Introduction

The gastrointestinal (GI) tract in essence is a long tube starting at the mouth and ending at the anal orifice (or, as viewed by gastroenterologists, starting with breakfast and ending at dinner). In the proximal part of the GI tract, food is taken in, and mastication prepares the food for digestion. When mechanical and chemical/enzymatic processes have finished this operation, nutrients can be absorbed by the intestinal mucosa in the form of relatively simple compounds. These then pass into the bloodstream and the lymphatic system, and subsequently become available for cellular needs.

Another function of the GI tract is excretion (e.g., elimination of waste deriving from the diet and products of the body metabolism) in order to avoid toxic elements being present inside the body.

Optimal environmental conditions for the treatment of various food components are produced by the secretory activity of the coating epithelium, the intramural glands, and extramural exocrine glands, such as the salivary glands, the liver, and the pancreas.

Between the inner part (the mucosal surface devoted to absorption) and the outer part (the serosal surface) of the GI tract lie the muscular structures. Some muscles have a circular arrangement (circular muscle), and are able to narrow the lumen. Other muscles are arranged lengthwise (longitudinal muscles), and their constriction causes shortening of the intestine. In some locations, circular muscle predominates and forms valves, the sphincters, whose constriction determines the closure of a passage or a natural opening. The circular and longitudinal muscles constrict and release in coordinated waves (peristaltic waves), thus mixing the contents of the intestine and allowing the progression of food from the mouth to the anus.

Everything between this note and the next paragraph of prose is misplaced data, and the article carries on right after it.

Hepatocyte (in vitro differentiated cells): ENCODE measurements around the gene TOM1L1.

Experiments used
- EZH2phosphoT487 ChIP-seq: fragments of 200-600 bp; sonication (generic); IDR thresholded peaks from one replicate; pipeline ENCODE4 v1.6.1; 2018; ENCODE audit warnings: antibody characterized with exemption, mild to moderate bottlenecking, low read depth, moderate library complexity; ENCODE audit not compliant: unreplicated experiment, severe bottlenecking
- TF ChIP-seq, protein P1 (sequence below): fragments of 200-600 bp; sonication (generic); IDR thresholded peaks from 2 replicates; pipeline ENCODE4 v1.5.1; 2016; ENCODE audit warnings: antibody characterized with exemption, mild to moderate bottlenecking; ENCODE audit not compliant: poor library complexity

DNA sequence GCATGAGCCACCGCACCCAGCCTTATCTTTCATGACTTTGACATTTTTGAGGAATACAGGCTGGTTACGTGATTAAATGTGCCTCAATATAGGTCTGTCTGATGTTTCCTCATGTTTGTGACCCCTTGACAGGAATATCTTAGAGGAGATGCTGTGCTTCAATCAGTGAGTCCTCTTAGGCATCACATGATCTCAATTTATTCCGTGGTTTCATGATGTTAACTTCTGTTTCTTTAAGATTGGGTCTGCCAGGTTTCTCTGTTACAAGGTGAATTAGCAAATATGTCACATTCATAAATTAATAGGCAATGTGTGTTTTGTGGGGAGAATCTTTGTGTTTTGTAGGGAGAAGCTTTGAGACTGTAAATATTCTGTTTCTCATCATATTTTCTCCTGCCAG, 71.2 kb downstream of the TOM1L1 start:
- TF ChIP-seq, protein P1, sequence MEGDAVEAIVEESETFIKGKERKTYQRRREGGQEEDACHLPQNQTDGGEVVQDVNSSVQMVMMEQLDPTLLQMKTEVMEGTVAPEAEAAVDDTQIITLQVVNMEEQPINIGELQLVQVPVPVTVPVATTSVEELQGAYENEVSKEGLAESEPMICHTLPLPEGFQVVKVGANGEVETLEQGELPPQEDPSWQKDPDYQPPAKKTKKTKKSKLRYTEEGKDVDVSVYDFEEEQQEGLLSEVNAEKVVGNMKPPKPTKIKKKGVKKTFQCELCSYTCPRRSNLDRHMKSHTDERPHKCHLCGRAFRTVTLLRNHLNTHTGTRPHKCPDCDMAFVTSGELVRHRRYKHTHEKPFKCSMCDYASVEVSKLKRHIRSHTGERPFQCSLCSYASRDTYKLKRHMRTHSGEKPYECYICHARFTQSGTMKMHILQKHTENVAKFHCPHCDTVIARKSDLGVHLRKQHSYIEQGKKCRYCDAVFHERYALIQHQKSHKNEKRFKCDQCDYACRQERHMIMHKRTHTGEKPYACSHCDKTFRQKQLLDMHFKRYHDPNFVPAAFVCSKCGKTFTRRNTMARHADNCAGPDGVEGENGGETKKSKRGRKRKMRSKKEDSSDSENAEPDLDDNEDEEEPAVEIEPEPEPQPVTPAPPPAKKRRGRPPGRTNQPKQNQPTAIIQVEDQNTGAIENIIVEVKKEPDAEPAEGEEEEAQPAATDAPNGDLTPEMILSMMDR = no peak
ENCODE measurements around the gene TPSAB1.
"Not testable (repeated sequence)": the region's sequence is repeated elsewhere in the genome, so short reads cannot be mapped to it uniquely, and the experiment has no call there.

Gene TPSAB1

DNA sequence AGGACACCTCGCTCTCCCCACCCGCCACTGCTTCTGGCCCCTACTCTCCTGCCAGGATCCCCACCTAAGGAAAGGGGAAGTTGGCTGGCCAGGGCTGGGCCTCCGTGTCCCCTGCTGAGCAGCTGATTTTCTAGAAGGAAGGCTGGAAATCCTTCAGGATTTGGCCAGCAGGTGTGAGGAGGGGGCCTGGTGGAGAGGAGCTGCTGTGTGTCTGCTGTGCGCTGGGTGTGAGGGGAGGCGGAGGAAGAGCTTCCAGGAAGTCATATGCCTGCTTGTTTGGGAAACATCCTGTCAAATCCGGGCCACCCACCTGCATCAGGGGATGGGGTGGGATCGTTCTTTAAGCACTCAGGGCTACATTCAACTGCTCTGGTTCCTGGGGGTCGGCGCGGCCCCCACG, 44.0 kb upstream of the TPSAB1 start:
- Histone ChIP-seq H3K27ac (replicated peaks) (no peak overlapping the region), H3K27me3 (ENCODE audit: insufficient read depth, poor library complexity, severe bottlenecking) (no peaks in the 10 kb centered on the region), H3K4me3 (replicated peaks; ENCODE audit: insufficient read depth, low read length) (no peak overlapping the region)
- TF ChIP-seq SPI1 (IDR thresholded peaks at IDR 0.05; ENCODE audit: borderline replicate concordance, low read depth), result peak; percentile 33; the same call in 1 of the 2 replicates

Pathologies of the GI tract are due to impairment of one or more of these simple functions (secretion, absorption, motility, etc.), and are divided into organic (e.g., inflammatory bowel disease (IBD) (see 6.30 Emesis/Prokinetic Agents), peptic ulcer, and gastroesophageal reflux disease (GERD) (see 6.28 Inflammatory Bowel Disease; 6.31 Cardiovascular Overview) or functional (e.g., irritable bowel syndrome (IBS) (see 6.29 Irritable Bowel Syndrome) and dyspepsia) types, depending on whether the diagnosis is based on the symptoms only or achieved with the aid of precise clinical tests.

Curing Irritable Bowel Syndrome

Curing Irritable Bowel Syndrome

Everyone has an upset stomach from time to time. You probably know the sort of thing I mean – sometimes you’ve got gas and at other times you feel queasy or nauseous. There may be times<br />when you can’t seem to go to the toilet for days, constipated as can be, but there are other days when diarrhea strikes and you can’t stop going!

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